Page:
Are you ignoring your future retirement needs? That tends to happen when you are younger, retirement is far in the future, and you believe you have plenty of time to save. Some people ignore the issue until late in life and then have to scramble at the last minute to fund their retirement. Others may think their Social Security benefits in retirement will be enough and also need to consider how the future viability of the Social Security program may impact their monthly payments.
The IRS just released the inflation-adjusted retirement plans' maximum contribution amounts for 2023, and the increases are dramatic. This may be the time to start considering funding a retirement plan if you don't have one. If you are already contributing to a tax-favored retirement plan and are looking for ways to increase your annual contribution, these inflation increases will be good news.
Here's a rundown of the various tax-favored retirement plans available and the inflation adjustments of each.
Traditional IRA – This plan allows individuals to make tax-deductible contributions each year to the extent they earned taxable income (basic income from working). There is no age restriction, but the deductibility phases out for some higher-income taxpayers. For 2023 the maximum an individual can contribute is $6,500 (up from $6,000 in 2022). The maximum for individuals aged 50 and over increases to $7,500 (up from $7,000 in 2022). The amount deducted phases out for taxpayers who participate in workplace retirement arrangements such as a 401(k) and have an adjusted gross income (AGI) between $73,000 and $83,000 (up from $68,000 and $78,000 in 2022). The AGI phaseout range for married couples is $116,000 to $136,000, up from $109,000 to $129,000 in 2022.
Roth IRA – Unlike a traditional IRA, where generally contributions to the plan are tax deductible but withdrawals from the plan are taxable, contributions to a Roth IRA aren't currently deductible. Still, payouts in the future are tax-free. As with a traditional IRA, you must have taxable earned income to contribute to a Roth IRA. This plan also allows a contribution in 2023 of up to $6,500 (up from $6,000 in 2022). The maximum for individuals aged 50 and over increases to $7,500 (up from $7,000 in 2022). An individual's contribution to a Roth IRA in 2023 phases out for AGIs between $138,000 and $153,000, up from $129,000 to $144,000 in 2022. For married couples, the phaseout applies when AGI is $218,000 to $228,000, up from $204,000 and $214,000 in 2022. If you have more than one IRA, the limits apply to the total contributions made for the year to traditional and Roth IRAs, not to each.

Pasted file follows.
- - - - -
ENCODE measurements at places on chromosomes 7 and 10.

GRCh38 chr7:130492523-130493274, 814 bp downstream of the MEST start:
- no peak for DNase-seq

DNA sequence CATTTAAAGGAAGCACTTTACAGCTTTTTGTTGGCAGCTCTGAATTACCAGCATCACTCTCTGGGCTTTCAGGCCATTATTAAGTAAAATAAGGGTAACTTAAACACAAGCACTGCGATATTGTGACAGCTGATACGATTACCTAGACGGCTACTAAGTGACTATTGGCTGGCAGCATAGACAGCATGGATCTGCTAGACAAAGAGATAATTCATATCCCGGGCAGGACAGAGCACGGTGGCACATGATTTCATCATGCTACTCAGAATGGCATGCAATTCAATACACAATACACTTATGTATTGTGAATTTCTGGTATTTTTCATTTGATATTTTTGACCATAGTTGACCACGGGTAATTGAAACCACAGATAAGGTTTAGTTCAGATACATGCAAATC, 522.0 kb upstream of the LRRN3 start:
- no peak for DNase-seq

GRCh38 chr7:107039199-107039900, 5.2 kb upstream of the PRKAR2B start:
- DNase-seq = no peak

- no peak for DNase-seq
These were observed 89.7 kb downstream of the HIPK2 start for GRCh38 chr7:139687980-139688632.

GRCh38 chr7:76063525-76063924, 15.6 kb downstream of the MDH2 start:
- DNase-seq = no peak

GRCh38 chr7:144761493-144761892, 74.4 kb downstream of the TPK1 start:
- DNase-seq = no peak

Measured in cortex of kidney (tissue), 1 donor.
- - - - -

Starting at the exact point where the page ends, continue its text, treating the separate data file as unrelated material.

Employer 401(k) Plans – An employer 401(k) plan generally enables employees to contribute up to $22,500 for 2023 (that's $2,000 more than in 2022) before taxes. In addition, taxpayers aged 50 and over can contribute an extra $7,500 annually (up from $6,500 in 2022), for a total of $30,000. Many employers match a percentage of employee contribution, which can amount to a significant sum for those who stay in the plan for many years.
Health Savings Accounts – Although established to help individuals with high-deductible health insurance plans pay medical expenses, these accounts can also be used as supplemental retirement plans if they have already maxed out their contributions to other plans. Annual contributions for these plans can be as much as $3,850 for individuals and $7,750 for families in 2023.
Tax Sheltered Annuities – These retirement accounts are for employees of public schools and specific tax-exempt organizations; they enable employees to make 2023 annual tax-deferred contributions of up to $22,500, up from $20,500 in 2022. Those aged 50 and over can contribute $30,000, up from $27,000 in 2022.
Self-Employed Retirement Plans – These plans, also called Keogh plans, allow self-employed individuals to contribute 25% of their net business profits to their retirement plans. The contributions are pre-tax (which means that they reduce the individual's taxable net profits), so the actual amount that one can contribute is 20% of the net profits up to a maximum of $66,000.
Simplified Employee Pension (SEP) – This type of plan allows contributions in the same amounts as allowed for self-employed retirement plans, except that the retirement contributions are held in an IRA account under the control of the employee or self-employed individual. These accounts can be established after the end of the year, and contributions can be made for the prior year.
Each individual's financial resources, family obligations, health, life expectancy, and retirement expectations will vary greatly, and there is no one-size-fits-all retirement savings strategy for everyone. Purchasing a home and putting children through college can limit an individual's or family's ability to make retirement contributions; these events must be accounted for in any retirement planning.
Please call this office if you have questions about any of the retirement vehicles discussed above.